> Should WeakReferences prevent garbage collection? I thought they were weak
> because they didn't prevent garbage collection.
>
> I am seeing that some of the Android classes are holding static
> collections of stuff. I can't see where I am causing that behavior, but I
> keep trying.
>
> In fact, some of the articles on this topic suggest replacing your
> anonymous inner classes with named, static inner classes that have
> WeakReferences to the outer activity. There are forty of those inner
> classes, with all the clicklisteners and whatnot. It is quite a bit of
> turmoil to change them all, but I may do that.
>
> All in all, as shown here, these things are often obscure.
> It took me weeks to track down a memory leak caused by Google Analytics
> before I could release my first app.  I believe MAT helped me find the
> crucial evidence.
>
> Have the rest of you found that following the links, trees, reports, and
> histograms in Memory Analyzer are helpful? it seems like there ought to be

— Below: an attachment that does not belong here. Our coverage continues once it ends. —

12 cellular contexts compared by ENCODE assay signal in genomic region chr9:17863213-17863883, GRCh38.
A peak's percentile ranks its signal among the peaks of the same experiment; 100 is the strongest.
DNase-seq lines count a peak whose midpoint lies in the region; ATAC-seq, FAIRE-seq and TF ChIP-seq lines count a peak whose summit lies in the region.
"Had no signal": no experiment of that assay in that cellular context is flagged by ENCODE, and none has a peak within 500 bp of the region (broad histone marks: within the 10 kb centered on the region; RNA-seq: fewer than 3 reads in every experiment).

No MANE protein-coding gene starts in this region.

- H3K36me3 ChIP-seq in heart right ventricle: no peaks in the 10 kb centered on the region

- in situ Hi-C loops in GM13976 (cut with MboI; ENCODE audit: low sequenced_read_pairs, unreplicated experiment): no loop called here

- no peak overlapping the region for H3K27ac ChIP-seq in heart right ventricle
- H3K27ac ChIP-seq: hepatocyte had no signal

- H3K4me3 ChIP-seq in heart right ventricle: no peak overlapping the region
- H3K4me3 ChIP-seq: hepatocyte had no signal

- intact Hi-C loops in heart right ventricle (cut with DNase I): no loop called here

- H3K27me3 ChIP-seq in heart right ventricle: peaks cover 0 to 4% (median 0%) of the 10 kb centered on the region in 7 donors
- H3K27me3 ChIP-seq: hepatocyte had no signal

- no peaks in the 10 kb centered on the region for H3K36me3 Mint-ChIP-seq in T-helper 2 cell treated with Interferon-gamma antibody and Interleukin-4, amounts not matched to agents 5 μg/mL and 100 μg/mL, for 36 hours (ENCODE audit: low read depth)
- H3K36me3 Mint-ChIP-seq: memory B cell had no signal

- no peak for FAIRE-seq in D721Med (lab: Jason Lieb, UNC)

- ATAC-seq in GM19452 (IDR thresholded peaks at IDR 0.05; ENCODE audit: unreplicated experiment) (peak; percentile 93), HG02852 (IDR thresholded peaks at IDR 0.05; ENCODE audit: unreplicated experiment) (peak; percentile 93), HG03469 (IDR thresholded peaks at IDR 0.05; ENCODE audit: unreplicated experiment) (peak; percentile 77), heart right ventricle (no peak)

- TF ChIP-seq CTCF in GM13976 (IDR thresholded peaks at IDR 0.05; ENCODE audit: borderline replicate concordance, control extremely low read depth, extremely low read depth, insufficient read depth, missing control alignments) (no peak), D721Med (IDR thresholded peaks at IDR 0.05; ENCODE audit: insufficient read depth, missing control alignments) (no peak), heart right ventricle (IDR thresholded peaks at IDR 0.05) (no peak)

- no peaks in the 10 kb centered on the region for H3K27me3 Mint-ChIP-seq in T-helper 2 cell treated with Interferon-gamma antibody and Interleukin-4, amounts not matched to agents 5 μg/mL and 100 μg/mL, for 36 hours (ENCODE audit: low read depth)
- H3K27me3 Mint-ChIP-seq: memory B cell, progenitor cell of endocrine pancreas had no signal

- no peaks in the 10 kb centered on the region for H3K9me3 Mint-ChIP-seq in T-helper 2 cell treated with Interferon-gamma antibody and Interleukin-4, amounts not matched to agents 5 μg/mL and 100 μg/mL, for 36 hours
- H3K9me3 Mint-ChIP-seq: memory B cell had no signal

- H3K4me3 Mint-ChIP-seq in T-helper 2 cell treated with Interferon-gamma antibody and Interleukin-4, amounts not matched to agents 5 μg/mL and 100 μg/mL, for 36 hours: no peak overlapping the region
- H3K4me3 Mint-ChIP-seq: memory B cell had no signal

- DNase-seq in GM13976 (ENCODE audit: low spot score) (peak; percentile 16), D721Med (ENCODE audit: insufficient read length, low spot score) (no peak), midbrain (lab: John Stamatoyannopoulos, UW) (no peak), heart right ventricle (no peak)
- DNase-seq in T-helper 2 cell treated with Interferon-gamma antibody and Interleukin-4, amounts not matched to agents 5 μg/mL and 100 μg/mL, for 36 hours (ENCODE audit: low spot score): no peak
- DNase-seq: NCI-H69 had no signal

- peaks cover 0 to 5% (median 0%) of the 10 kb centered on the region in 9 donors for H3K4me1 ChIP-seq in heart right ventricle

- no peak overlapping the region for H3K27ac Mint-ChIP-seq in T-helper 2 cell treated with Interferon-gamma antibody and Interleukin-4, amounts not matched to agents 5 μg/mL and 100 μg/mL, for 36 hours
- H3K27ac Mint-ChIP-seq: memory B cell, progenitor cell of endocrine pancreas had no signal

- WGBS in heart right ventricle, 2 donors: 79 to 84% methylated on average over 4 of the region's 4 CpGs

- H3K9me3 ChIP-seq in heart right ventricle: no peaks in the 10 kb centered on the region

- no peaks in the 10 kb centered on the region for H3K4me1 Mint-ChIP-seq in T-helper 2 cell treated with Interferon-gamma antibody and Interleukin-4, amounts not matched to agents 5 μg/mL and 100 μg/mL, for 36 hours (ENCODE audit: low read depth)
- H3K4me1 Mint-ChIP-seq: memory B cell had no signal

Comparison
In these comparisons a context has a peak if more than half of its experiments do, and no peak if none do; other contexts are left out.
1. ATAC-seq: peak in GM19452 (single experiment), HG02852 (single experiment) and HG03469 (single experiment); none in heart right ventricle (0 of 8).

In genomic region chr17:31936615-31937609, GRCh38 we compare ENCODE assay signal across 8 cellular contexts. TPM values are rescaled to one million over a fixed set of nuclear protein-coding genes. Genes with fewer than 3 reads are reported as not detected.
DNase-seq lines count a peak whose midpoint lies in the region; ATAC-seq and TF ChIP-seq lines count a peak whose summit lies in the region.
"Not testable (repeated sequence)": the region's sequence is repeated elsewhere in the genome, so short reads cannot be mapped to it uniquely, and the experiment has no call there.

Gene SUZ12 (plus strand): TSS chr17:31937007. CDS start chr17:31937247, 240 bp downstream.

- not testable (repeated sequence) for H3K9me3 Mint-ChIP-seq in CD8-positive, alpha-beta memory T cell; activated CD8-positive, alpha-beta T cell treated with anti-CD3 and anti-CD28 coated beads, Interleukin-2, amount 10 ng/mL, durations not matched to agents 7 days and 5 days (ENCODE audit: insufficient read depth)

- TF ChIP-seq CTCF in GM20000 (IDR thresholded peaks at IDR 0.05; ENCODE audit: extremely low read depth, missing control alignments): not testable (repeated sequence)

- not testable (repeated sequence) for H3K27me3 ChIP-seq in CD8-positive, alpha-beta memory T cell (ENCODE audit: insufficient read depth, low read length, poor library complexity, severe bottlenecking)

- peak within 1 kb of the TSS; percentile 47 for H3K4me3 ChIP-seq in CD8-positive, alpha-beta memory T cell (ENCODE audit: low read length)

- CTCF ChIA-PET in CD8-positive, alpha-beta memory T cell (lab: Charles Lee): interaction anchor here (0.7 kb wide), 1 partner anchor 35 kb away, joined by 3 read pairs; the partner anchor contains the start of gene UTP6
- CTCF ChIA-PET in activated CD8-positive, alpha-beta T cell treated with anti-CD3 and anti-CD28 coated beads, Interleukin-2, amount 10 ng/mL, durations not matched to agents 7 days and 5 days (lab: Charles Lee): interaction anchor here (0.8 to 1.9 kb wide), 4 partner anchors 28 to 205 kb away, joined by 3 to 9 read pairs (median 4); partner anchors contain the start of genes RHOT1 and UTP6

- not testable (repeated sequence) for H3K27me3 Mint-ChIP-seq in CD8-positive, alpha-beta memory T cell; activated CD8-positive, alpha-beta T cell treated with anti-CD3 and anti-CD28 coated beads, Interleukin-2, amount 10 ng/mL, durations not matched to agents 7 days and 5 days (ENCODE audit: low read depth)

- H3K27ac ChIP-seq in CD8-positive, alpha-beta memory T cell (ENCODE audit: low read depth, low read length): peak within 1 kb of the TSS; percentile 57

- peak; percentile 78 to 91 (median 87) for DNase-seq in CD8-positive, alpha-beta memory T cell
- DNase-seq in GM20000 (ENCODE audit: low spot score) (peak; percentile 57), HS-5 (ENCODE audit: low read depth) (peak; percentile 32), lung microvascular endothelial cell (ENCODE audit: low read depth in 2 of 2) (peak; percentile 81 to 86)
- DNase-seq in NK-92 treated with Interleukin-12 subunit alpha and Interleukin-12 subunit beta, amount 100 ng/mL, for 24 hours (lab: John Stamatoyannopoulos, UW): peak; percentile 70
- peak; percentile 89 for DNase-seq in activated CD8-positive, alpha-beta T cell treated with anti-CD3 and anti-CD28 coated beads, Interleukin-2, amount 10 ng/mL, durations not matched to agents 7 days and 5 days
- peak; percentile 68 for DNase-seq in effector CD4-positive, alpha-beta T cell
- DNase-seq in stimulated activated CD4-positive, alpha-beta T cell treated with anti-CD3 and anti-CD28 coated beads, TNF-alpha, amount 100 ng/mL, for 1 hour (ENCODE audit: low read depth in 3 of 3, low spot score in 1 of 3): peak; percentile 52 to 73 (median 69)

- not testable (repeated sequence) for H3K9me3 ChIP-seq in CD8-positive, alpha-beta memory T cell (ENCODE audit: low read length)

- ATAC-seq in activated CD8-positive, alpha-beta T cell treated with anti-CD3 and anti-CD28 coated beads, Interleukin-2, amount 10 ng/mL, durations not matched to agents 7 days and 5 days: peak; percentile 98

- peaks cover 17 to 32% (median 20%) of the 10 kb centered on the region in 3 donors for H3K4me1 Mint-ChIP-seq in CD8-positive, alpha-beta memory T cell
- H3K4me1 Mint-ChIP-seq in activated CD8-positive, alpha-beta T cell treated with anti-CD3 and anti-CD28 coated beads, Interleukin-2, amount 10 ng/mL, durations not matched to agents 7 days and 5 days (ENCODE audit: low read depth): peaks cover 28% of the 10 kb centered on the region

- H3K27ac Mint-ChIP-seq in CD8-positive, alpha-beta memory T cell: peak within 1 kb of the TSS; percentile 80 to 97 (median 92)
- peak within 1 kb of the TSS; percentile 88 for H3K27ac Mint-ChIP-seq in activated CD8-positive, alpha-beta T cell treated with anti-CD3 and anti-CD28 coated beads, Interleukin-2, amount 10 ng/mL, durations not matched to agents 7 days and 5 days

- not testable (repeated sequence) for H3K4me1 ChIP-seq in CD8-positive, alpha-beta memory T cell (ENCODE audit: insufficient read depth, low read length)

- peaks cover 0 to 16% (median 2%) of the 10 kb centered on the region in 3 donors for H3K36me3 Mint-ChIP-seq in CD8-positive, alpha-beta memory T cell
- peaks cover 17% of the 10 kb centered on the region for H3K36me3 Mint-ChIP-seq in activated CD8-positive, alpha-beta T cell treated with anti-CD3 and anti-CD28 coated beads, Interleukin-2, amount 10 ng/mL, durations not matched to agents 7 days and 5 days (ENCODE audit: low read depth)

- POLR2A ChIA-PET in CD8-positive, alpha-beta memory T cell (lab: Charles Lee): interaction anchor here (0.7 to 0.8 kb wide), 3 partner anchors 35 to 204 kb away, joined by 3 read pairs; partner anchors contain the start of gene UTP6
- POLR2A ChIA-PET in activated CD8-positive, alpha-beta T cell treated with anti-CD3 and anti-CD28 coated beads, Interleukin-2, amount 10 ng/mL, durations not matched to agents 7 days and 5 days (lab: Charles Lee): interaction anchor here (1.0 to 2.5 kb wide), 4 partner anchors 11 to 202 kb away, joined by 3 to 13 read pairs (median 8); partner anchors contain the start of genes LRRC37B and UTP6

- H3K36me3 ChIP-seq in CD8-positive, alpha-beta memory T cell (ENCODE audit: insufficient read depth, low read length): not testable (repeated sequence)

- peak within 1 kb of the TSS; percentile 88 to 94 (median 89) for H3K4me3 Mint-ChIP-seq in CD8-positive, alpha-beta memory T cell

> some clues in there, but I am getting mostly false leads.
>
> Otherwise I am using Treking's method. Disabling bits of functionality at
> a time.
>
> Nathan
>
>
> On Tuesday, September 16, 2014 5:56:48 AM UTC-7, Streets Of Boston wrote:
>>
>> I had a similar issue once and I tracked it down to the View#setTag(int
>> key, Object tag) method.
>> In my code, setTag was called with a tag value being an object
>> holding/referencing an instance that had children referring to children of
>> the View on which this setTag was called (tag was a 'ViewHolder'
>> instance).
>>
>> Certain versions of Android implement setTag using a *static *map of
>> WeakRereferences. This caused a View to never get garbage collected, since
>> the tag would hold references to its children whose parents would then
>> point (all the way up) to that View again. And if a View doesn't get
>> garbage collected, its Context (i.e. Activity) would never get garbage
>> collected.
>>
>> Look if there is anything holding on to your Activity by the virtue of
>> other instances being held through incorrect usage of WeakReferences.
>>
>>
>> On Wednesday, September 10, 2014 12:00:36 AM UTC-4, Nathan wrote:
>>>
>>> I'm fairly sure I have been able to use the eclipse tools before to